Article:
About two years after that first patient, I received a phone call from a physician about another baby born with DiGeorge, asking if I’d be willing to attempt the procedure. I said that I would be happy to try; that was our first patient. Of course, none of us had any idea exactly what would happen. Right before the operation, the patient’s mother told me that her daughter was getting a rash. It was hardly visible before the operation, but afterwards the patient’s lymph nodes got huge and the rash kept going. We tried all sorts of treatments and nothing really worked. Then, three months after the operation, we did a biopsy of the thigh muscle right where the tissue was implanted and the pathologist said, “Well, it looks like a living thymus is making T cells.” It’s a long process for T cells to come out of the thymus, usually about three to six months. Starting a little after that time, the patient’s rash and other afflictions resolved all by themselves. That patient is still living and it’s just remarkable.
Duke has now licensed your CTTI technology to Enzyvant Therapeutics GmbH, and together you are seeking a biological license application (BLA) from the U.S. Food and Drug Administration (FDA). What could this mean for patients born with congenital athymia?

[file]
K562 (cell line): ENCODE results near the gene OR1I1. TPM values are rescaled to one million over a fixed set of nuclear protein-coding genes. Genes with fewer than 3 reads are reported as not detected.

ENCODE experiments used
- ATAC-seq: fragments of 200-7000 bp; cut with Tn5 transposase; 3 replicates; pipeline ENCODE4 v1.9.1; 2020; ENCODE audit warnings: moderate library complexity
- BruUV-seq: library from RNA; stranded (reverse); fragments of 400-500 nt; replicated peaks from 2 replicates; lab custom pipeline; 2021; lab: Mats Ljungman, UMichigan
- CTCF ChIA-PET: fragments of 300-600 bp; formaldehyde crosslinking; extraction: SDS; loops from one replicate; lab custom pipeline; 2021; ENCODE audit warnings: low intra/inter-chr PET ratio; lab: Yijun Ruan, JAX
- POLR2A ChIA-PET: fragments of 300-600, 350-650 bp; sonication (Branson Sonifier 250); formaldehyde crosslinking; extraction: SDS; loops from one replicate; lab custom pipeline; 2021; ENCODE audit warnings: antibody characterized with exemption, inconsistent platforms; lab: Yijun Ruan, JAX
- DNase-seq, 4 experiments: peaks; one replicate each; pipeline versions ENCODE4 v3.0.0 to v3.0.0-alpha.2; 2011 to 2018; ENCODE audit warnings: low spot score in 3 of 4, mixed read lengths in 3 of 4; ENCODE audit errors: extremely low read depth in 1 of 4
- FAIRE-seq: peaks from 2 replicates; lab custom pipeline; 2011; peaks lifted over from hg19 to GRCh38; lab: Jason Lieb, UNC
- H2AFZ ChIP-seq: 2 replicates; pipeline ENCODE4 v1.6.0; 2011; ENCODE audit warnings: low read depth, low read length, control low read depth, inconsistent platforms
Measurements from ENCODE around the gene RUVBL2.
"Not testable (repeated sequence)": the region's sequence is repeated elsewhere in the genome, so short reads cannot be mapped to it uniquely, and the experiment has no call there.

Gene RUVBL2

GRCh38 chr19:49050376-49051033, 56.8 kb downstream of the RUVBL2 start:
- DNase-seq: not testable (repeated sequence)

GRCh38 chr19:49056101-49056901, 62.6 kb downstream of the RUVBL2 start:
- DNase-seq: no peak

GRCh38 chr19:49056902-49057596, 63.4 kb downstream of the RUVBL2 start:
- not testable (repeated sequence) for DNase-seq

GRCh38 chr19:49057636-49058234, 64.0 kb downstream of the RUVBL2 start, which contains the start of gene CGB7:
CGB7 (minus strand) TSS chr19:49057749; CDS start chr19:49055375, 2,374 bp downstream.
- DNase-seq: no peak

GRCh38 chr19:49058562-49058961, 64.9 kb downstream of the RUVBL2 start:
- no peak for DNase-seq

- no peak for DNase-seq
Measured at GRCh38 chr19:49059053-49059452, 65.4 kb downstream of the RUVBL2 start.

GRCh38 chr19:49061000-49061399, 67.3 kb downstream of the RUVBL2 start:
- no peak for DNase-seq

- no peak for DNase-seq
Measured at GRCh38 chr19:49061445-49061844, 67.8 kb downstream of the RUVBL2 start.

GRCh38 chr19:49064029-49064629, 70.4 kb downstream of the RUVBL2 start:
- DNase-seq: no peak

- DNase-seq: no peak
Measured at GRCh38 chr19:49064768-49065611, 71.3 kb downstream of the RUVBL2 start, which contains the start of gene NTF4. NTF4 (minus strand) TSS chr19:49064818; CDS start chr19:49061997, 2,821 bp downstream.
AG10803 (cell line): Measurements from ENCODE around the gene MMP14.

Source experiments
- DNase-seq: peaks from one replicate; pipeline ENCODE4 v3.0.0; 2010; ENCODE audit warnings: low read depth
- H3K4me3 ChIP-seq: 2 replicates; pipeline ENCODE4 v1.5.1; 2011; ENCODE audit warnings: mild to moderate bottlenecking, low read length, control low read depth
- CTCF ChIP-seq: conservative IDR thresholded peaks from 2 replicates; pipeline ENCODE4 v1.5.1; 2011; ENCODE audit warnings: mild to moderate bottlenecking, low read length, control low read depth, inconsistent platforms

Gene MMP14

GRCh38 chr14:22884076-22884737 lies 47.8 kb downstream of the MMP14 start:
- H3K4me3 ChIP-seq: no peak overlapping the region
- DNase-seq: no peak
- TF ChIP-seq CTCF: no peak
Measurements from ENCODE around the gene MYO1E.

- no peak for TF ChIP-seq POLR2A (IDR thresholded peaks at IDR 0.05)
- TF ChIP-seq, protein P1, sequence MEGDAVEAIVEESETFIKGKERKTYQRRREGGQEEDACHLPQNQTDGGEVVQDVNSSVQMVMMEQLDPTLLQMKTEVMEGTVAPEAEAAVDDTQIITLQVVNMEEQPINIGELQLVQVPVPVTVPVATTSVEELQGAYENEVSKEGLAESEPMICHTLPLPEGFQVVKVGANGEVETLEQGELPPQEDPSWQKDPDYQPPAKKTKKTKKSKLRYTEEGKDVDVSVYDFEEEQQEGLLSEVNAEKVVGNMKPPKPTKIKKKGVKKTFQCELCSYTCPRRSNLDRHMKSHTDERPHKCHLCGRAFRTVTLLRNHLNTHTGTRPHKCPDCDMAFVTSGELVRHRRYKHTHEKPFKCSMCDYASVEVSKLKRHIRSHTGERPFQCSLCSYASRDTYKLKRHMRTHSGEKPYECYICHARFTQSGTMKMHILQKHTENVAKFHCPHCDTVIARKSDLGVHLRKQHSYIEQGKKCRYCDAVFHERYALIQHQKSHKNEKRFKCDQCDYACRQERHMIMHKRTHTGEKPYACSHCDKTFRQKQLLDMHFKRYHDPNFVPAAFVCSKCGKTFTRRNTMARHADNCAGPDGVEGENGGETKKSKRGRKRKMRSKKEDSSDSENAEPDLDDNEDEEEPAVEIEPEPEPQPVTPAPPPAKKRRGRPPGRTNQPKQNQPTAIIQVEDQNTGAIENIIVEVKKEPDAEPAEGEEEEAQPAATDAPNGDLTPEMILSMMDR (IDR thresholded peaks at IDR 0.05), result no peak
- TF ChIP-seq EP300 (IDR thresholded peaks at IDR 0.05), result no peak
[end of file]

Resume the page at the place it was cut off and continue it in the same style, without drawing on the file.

Once we have the BLA, I think we should be able to keep up with patient need in the U.S. There are still a lot of factors involved, and we’ll seek guidance from the FDA on ways to see patients more efficiently, but I think it’s all very doable. Right now, it’s a lot of work [to treat patients using CTTI]. The FDA requires lots of testing for experimental procedures. Luckily I have a great team, which you really need for a research procedure like this. It’s important that everything is correct; there are a million forms and things to sign off on, and I would never be able to do this without them.
What do you do in your free time?
I love gardening. Both of my parents also loved gardening. They put in a garden where I am now. You cannot imagine how beautiful it is.
Dr. Markert then took me on a virtual tour of the magnificent gardens at her house in her hometown of Ogdensburg, N.Y., starting with the old-fashioned rose garden and through countless other colorful and lush spaces. She really does love gardening. She said:
My garden in Durham [N.C.] is over 20 years old, and the pebbles that were used to resemble a little creek have gotten scattered. So, I’m out there with my trowel picking them up. It’s taking me a bit of time because the path is 2-3 inches deep with the pebbles. This will be a 2-year project. I love the quiet outside in the garden.